Before You Comment ...
Wednesday, January 28, 2009
Friday, July 25, 2008
Recent Developments in International Criminal Law: Justice, Peace, and the Role of the International Criminal Court
I have not yet managed to fix the commenting problems on my blog. Currently, I am exploring working alternatives, but this whole process will take me some more time ... so please bear with me...
Today's post will, again, not cover the difficulties of the European Union, but this fact shall not discourage anyone interested in contributing to the ongoing debate on regrouping the European Union [link to post and debate].
Instead, I would like to dwell in this post on another area of law covered extensively on this blog: international criminal law [link to my prior blog posts]. Some recent events in international criminal law have sparked some media attention and I cannot help but add my twopenn'orth:
- a former military leader was sentenced to life in prison for kidnapping, torture and murder [AP article on Menendez trial];
- another former war time leader indicted for genocide was arrested [N.Y. times article on Karadzic arrest];
- and an arrest warrant has been requested for an incumbent head of state on charges of genocide, war crimes, and crimes against humanity [ICC press release on situation in Darfur, Sudan].
The Menendez trial involved acts committed roughly 30 years ago and the massacre of Srebrenica happened in 1995. Since then, domestic peace has been re-established both in Argentina and Former Yugoslavia, respectively. And with some delay to their internal peace processes, both countries have tackled the issue of bringing former perpetrators to justice: Argentina with substantial delay, but self-propelling; Serbia somewhat quicker, yet upon increasing international pressure.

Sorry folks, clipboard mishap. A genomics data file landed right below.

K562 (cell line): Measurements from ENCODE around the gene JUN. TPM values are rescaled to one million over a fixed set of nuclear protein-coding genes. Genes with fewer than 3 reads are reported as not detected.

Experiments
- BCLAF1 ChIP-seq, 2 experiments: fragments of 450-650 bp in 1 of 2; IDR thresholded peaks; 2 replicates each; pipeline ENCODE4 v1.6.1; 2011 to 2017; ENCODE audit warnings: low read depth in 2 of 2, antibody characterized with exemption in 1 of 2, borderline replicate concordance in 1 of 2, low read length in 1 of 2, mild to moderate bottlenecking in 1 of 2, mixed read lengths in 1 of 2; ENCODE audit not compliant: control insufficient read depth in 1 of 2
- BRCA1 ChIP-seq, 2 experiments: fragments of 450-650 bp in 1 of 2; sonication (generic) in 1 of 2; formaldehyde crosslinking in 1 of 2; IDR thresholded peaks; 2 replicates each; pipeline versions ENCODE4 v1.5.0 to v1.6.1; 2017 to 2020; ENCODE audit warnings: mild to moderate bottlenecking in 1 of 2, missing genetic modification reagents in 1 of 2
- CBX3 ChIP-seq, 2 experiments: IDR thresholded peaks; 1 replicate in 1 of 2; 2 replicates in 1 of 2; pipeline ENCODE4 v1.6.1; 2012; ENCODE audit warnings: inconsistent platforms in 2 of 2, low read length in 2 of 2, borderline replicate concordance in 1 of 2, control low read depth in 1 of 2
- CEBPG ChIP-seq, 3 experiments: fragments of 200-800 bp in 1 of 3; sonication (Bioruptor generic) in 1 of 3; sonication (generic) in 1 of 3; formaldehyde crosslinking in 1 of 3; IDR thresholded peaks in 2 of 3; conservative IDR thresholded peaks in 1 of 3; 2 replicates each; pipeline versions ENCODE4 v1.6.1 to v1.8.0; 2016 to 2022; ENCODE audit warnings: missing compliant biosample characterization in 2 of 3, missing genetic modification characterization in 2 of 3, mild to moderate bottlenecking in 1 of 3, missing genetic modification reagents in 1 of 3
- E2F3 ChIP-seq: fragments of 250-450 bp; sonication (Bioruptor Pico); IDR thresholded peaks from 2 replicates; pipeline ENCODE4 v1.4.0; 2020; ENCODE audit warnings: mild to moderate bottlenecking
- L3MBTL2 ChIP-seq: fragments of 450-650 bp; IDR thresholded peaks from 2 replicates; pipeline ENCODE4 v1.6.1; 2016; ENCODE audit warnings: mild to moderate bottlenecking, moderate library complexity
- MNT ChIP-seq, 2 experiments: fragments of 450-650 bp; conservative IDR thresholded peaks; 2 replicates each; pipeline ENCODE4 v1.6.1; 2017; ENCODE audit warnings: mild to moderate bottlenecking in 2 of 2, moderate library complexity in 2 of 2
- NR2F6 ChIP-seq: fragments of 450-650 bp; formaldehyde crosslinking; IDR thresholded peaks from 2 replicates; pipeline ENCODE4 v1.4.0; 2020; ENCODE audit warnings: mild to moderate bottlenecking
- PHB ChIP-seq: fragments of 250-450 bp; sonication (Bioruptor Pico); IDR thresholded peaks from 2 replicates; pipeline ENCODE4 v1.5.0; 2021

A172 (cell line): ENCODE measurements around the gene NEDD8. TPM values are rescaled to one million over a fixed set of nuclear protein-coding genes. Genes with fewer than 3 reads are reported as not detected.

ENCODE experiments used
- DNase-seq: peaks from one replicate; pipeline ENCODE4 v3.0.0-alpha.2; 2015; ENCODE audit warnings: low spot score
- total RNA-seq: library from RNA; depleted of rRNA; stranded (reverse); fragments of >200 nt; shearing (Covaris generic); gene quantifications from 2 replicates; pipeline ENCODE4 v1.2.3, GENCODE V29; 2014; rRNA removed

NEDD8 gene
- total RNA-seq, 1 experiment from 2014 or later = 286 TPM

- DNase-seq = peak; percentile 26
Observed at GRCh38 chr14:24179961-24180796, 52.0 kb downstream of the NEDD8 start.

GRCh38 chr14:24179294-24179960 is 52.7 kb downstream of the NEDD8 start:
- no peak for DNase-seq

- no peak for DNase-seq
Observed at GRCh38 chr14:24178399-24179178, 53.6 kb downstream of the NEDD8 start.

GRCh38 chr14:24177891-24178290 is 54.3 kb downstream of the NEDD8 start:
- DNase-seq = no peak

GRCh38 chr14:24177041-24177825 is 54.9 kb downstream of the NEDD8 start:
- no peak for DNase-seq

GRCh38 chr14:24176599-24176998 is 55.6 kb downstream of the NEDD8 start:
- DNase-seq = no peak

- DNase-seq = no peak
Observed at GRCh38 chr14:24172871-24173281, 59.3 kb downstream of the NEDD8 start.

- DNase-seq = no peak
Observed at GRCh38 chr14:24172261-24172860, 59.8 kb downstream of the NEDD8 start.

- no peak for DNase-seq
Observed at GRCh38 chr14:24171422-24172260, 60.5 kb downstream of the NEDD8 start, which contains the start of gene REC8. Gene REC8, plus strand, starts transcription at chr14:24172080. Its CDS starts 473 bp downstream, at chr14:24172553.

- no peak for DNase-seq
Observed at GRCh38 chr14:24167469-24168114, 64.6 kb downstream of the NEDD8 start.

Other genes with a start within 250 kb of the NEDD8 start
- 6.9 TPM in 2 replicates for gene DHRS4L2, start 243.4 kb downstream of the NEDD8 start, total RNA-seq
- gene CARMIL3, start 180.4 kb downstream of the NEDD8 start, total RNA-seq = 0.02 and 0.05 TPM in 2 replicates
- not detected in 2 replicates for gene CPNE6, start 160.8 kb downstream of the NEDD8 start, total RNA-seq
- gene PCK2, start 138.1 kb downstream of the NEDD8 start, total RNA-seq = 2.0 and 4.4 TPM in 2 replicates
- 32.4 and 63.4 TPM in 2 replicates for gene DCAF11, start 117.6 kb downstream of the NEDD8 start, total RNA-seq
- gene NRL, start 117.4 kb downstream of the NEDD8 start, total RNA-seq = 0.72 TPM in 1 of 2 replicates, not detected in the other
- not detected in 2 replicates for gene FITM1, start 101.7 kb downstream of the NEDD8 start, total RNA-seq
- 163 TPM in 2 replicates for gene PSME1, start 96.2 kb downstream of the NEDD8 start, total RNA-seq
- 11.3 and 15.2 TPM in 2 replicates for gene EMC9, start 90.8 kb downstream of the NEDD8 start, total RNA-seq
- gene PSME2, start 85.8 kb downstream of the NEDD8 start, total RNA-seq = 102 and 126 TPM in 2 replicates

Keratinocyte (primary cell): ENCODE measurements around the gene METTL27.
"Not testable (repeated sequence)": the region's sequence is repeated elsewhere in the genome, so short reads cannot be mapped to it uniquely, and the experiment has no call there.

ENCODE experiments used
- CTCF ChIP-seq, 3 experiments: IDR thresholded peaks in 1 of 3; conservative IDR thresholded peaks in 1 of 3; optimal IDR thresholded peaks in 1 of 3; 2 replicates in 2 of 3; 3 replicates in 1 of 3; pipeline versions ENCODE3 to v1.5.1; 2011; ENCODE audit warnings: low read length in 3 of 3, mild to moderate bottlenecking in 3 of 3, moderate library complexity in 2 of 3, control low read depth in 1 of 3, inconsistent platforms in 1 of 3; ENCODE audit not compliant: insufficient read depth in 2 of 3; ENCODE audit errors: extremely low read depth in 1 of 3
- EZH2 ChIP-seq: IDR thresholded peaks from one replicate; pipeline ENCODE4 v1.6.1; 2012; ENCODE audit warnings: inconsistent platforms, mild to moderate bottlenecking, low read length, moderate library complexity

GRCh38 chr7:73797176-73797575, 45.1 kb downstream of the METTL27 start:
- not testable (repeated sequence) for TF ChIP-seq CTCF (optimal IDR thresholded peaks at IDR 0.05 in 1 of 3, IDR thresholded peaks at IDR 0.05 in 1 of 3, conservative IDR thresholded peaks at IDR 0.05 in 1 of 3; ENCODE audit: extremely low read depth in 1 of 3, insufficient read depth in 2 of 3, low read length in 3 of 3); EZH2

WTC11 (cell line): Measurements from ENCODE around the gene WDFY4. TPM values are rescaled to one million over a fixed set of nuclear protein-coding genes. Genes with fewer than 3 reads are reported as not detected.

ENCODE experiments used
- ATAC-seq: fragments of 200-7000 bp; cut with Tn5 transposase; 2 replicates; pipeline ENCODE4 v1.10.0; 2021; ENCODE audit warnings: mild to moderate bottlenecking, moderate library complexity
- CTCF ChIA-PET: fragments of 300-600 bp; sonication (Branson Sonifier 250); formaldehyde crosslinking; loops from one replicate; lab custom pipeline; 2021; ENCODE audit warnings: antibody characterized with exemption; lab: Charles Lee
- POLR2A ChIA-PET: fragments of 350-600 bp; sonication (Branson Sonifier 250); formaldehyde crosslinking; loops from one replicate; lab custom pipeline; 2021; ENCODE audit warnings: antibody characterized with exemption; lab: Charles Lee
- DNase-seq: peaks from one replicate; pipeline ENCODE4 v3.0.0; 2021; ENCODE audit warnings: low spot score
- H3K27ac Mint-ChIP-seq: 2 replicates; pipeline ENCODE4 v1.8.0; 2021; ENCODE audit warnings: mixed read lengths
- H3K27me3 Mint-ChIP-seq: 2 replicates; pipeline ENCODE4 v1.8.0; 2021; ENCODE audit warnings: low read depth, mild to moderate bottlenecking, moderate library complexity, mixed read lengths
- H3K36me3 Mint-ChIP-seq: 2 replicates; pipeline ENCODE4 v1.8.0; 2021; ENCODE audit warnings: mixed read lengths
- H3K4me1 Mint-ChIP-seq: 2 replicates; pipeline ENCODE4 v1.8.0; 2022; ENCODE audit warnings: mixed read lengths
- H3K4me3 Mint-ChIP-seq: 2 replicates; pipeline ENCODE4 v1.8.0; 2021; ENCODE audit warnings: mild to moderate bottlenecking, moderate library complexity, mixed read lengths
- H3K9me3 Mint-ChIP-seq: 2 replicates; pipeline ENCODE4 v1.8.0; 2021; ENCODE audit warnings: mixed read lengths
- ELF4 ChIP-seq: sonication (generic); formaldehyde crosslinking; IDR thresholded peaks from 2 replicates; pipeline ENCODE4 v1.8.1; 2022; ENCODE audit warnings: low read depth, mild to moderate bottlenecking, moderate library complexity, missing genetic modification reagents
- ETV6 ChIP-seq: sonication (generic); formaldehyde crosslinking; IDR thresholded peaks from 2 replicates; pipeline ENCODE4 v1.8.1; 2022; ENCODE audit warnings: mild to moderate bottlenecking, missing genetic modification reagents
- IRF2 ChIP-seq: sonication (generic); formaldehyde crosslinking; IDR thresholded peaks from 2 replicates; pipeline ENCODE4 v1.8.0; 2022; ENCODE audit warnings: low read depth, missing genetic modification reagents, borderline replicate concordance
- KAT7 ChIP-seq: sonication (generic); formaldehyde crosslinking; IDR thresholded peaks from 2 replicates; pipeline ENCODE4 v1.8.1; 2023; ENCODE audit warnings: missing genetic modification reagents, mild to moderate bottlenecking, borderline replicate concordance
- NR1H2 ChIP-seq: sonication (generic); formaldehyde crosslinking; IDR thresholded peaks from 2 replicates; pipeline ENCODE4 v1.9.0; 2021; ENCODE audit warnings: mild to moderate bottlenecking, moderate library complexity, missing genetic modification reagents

The situation in Sudan, however, is different. The conflict involving Darfur is still on-going and the regime accused of committing human rights violations is still in power. International peace efforts have not yet been successful. Therefore, the recent actions of the prosecutor of the International Criminal Court (ICC) [website] against the incumbent Sudanese President Omar Hassan Al-Bashir have stirred up a recurrent debate in international criminal law: i.e. the issue of the proper relationship between peace and justice.
Opponents of the recent request by the ICC prosecutor to issue an arrest warrant against the Sudanese President argue that the prospect of prosecution by the ICC might hamper current peace negotiations with the Sudanese government [see, e.g., N.Y. Times article on concerns brought by China and Russia in UN Security Council]. Proponents of an ICC arrest warrant generally put forward that an imminent ICC prosecution could allow UN representatives to press forward certain benchmarks in the current peace negotiations with Sudan [see today's International Crisis Group Weekly Update: Grono and Hara, Security Council Should Make President Meet Benchmarks]. Both arguments are, however, mainly focused on the peace negotiations and not on justice as an ultimate goal.
Therefore, I would be eager to learn your opinion on the relationship of peace and justice - in the case of Sudan, in particular, or from a more general, conceptional perspective.
Some further articles on this subject are listed below:
- Article by the Council of Foreign Relations [website] in today's Washington Post on Africa and the International Criminal Court [link to article].